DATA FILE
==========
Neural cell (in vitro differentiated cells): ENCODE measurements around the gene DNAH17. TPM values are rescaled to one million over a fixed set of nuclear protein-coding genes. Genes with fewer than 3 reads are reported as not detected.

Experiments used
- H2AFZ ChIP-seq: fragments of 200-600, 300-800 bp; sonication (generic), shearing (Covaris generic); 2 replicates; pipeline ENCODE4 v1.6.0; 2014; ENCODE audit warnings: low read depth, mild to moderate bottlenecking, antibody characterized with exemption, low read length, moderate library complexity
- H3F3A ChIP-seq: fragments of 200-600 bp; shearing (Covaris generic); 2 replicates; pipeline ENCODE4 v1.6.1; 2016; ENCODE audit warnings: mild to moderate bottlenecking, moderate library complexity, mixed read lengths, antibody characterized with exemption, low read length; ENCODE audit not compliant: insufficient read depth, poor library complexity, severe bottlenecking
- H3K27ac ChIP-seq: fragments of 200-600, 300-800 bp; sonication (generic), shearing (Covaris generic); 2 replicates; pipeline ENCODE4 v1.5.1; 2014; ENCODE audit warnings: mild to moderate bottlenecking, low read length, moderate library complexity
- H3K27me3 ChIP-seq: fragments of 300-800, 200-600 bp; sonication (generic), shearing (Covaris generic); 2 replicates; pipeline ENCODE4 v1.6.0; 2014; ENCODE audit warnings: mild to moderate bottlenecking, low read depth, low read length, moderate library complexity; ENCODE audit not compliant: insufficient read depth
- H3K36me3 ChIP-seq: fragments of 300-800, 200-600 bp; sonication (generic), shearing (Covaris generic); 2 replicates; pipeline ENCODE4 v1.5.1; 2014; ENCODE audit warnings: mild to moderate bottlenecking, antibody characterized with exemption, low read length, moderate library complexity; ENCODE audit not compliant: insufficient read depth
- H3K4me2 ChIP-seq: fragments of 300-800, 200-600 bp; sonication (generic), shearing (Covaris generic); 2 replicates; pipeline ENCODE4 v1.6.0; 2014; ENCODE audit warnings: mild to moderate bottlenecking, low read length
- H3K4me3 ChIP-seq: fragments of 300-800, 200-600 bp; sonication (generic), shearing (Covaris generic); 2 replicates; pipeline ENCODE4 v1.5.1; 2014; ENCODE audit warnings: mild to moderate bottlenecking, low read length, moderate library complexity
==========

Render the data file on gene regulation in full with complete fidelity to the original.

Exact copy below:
Neural cell (in vitro differentiated cells): ENCODE measurements around the gene DNAH17. TPM values are rescaled to one million over a fixed set of nuclear protein-coding genes. Genes with fewer than 3 reads are reported as not detected.

Experiments used
- H2AFZ ChIP-seq: fragments of 200-600, 300-800 bp; sonication (generic), shearing (Covaris generic); 2 replicates; pipeline ENCODE4 v1.6.0; 2014; ENCODE audit warnings: low read depth, mild to moderate bottlenecking, antibody characterized with exemption, low read length, moderate library complexity
- H3F3A ChIP-seq: fragments of 200-600 bp; shearing (Covaris generic); 2 replicates; pipeline ENCODE4 v1.6.1; 2016; ENCODE audit warnings: mild to moderate bottlenecking, moderate library complexity, mixed read lengths, antibody characterized with exemption, low read length; ENCODE audit not compliant: insufficient read depth, poor library complexity, severe bottlenecking
- H3K27ac ChIP-seq: fragments of 200-600, 300-800 bp; sonication (generic), shearing (Covaris generic); 2 replicates; pipeline ENCODE4 v1.5.1; 2014; ENCODE audit warnings: mild to moderate bottlenecking, low read length, moderate library complexity
- H3K27me3 ChIP-seq: fragments of 300-800, 200-600 bp; sonication (generic), shearing (Covaris generic); 2 replicates; pipeline ENCODE4 v1.6.0; 2014; ENCODE audit warnings: mild to moderate bottlenecking, low read depth, low read length, moderate library complexity; ENCODE audit not compliant: insufficient read depth
- H3K36me3 ChIP-seq: fragments of 300-800, 200-600 bp; sonication (generic), shearing (Covaris generic); 2 replicates; pipeline ENCODE4 v1.5.1; 2014; ENCODE audit warnings: mild to moderate bottlenecking, antibody characterized with exemption, low read length, moderate library complexity; ENCODE audit not compliant: insufficient read depth
- H3K4me2 ChIP-seq: fragments of 300-800, 200-600 bp; sonication (generic), shearing (Covaris generic); 2 replicates; pipeline ENCODE4 v1.6.0; 2014; ENCODE audit warnings: mild to moderate bottlenecking, low read length
- H3K4me3 ChIP-seq: fragments of 300-800, 200-600 bp; sonication (generic), shearing (Covaris generic); 2 replicates; pipeline ENCODE4 v1.5.1; 2014; ENCODE audit warnings: mild to moderate bottlenecking, low read length, moderate library complexity